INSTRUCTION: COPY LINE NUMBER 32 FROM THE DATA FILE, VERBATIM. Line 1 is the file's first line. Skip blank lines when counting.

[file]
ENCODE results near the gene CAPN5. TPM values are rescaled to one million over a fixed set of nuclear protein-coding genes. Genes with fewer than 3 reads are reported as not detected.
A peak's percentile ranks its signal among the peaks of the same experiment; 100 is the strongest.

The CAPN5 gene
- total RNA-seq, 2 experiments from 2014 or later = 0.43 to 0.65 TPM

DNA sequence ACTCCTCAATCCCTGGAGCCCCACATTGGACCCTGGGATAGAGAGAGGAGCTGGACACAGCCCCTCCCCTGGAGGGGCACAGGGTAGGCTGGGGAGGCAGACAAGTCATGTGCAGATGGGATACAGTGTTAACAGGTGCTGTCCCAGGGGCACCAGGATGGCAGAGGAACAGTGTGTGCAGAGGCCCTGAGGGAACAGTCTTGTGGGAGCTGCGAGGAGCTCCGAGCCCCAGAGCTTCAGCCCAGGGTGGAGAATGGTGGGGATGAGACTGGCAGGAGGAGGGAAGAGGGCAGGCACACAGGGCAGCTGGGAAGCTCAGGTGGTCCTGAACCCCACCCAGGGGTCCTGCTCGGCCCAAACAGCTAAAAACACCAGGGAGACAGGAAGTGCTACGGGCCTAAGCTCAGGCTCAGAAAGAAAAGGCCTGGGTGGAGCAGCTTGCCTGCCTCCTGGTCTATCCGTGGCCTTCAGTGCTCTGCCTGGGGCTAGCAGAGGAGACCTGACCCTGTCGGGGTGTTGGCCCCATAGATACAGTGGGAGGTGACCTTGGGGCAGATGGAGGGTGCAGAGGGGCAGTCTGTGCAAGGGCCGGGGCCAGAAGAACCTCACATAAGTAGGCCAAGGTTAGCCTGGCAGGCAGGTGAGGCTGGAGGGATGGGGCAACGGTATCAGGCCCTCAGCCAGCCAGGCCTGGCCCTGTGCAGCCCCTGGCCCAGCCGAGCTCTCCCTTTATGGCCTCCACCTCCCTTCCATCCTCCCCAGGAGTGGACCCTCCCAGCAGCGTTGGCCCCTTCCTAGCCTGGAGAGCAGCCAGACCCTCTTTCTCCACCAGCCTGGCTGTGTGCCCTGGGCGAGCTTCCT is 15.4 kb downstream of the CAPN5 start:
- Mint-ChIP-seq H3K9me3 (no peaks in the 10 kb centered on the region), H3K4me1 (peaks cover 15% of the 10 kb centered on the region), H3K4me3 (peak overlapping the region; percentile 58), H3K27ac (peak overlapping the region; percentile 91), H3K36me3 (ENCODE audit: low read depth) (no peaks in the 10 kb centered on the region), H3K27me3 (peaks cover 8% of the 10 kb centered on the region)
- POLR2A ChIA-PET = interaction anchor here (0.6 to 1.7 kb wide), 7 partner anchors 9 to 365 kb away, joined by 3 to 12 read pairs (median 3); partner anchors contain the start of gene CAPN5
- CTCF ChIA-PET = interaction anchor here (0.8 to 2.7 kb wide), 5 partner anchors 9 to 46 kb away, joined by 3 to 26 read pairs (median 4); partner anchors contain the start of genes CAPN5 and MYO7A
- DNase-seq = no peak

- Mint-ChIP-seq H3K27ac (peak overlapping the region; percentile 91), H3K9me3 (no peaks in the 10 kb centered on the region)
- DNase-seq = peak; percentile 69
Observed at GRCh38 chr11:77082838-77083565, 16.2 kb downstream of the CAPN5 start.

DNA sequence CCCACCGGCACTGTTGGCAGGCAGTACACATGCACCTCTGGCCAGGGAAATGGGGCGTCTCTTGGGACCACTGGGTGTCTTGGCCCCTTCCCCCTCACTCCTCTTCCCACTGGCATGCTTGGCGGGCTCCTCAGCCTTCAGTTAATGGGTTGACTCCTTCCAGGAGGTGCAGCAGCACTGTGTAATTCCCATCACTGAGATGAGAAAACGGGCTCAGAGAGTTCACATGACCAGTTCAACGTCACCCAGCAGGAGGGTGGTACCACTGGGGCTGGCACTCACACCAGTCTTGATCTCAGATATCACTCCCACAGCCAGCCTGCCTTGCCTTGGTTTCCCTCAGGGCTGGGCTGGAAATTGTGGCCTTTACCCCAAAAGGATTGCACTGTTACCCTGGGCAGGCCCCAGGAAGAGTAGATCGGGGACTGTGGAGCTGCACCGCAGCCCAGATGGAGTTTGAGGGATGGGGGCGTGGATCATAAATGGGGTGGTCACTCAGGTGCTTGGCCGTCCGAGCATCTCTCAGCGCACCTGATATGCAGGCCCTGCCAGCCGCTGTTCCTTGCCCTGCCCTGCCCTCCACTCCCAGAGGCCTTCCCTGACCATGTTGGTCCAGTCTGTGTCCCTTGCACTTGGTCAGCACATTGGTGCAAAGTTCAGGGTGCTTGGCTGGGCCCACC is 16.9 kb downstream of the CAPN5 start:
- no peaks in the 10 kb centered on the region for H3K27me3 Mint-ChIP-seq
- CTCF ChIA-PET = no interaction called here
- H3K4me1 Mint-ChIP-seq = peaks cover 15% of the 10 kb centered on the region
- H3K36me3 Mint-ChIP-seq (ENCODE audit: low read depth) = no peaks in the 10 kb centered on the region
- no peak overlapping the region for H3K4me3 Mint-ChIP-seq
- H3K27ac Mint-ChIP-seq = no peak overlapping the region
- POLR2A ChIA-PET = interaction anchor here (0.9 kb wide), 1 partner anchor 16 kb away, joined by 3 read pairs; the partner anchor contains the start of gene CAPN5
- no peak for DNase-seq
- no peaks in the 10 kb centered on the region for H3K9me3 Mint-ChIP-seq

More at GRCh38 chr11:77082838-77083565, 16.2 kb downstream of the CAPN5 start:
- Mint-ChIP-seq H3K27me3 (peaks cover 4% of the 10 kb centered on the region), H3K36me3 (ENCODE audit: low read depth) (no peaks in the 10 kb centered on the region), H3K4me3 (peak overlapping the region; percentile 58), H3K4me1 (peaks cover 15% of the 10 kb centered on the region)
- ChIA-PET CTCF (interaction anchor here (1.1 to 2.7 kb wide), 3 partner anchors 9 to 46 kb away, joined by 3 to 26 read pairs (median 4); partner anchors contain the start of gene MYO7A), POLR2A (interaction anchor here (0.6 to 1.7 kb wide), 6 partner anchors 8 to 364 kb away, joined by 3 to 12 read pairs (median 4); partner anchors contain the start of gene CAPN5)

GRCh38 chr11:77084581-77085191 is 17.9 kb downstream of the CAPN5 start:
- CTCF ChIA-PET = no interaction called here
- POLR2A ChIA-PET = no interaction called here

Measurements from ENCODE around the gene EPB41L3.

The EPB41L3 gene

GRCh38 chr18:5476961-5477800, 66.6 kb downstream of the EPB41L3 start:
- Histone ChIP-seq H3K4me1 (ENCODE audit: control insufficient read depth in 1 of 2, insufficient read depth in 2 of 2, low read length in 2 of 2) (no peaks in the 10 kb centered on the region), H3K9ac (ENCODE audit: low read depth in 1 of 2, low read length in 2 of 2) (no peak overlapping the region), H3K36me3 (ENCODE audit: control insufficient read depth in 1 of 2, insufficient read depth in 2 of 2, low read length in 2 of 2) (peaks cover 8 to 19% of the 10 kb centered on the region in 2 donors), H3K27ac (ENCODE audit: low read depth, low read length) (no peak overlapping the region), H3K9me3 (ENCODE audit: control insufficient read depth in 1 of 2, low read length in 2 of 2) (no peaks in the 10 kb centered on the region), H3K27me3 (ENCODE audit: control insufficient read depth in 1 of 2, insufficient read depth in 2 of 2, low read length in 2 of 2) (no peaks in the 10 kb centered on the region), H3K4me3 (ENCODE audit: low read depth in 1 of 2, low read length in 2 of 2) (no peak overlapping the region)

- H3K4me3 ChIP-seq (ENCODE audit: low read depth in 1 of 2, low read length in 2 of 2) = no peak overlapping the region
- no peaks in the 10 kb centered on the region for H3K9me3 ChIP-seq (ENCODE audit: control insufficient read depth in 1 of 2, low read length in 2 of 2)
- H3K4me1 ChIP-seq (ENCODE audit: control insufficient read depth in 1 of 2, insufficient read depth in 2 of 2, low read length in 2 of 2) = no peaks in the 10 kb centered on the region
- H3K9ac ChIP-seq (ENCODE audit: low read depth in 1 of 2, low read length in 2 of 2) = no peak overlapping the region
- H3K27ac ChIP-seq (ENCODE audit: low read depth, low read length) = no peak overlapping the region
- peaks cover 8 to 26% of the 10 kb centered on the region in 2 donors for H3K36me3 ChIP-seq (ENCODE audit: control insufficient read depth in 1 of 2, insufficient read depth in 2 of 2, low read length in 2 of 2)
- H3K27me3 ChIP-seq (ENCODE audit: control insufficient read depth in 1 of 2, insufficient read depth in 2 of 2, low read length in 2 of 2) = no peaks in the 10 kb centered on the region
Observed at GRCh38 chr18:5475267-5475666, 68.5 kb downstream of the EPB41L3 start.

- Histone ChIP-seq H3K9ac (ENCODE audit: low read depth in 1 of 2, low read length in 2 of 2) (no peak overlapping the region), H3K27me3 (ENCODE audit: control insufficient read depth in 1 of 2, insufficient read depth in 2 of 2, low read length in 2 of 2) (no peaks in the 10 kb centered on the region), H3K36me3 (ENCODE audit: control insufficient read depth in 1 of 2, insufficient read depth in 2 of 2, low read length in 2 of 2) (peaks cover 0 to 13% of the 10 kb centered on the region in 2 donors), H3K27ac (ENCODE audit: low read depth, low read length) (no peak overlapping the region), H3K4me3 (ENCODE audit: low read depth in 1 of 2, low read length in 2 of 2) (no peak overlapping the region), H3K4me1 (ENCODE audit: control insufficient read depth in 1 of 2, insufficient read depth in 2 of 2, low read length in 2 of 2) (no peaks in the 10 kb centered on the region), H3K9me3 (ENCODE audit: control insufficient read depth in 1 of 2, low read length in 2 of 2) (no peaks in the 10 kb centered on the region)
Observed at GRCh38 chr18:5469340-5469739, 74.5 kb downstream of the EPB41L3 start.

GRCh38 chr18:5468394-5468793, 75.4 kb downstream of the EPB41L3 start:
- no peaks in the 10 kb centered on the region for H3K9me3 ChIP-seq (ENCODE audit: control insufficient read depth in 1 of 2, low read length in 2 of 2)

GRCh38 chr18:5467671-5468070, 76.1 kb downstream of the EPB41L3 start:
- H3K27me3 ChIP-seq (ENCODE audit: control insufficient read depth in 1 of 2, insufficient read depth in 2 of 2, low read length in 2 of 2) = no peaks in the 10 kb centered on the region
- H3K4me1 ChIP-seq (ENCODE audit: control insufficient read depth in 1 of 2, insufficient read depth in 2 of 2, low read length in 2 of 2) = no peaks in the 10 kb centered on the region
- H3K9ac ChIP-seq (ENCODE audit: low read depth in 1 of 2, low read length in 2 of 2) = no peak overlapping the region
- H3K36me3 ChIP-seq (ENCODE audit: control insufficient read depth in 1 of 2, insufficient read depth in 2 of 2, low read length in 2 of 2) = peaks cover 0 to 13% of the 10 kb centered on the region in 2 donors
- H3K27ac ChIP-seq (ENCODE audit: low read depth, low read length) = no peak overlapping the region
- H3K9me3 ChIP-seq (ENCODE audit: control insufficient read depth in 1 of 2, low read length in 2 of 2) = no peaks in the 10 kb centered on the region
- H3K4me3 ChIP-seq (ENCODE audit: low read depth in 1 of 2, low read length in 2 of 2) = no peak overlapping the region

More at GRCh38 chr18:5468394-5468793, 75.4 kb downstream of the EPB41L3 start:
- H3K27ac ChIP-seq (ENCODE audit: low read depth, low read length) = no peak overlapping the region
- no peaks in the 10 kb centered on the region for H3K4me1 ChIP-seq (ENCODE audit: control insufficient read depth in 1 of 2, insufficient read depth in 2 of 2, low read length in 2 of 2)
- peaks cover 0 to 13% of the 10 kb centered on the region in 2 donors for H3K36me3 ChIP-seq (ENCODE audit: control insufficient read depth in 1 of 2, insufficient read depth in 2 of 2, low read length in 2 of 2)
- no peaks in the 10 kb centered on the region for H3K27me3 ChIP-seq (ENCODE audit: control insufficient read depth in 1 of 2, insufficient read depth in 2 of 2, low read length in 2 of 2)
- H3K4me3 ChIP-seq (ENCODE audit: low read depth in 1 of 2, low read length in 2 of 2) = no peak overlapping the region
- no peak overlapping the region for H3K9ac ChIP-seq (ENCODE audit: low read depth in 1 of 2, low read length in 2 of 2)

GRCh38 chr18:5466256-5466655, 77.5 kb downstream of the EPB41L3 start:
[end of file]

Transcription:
- Histone ChIP-seq H3K4me1 (ENCODE audit: control insufficient read depth in 1 of 2, insufficient read depth in 2 of 2, low read length in 2 of 2) (no peaks in the 10 kb centered on the region), H3K9ac (ENCODE audit: low read depth in 1 of 2, low read length in 2 of 2) (no peak overlapping the region), H3K36me3 (ENCODE audit: control insufficient read depth in 1 of 2, insufficient read depth in 2 of 2, low read length in 2 of 2) (peaks cover 8 to 19% of the 10 kb centered on the region in 2 donors), H3K27ac (ENCODE audit: low read depth, low read length) (no peak overlapping the region), H3K9me3 (ENCODE audit: control insufficient read depth in 1 of 2, low read length in 2 of 2) (no peaks in the 10 kb centered on the region), H3K27me3 (ENCODE audit: control insufficient read depth in 1 of 2, insufficient read depth in 2 of 2, low read length in 2 of 2) (no peaks in the 10 kb centered on the region), H3K4me3 (ENCODE audit: low read depth in 1 of 2, low read length in 2 of 2) (no peak overlapping the region)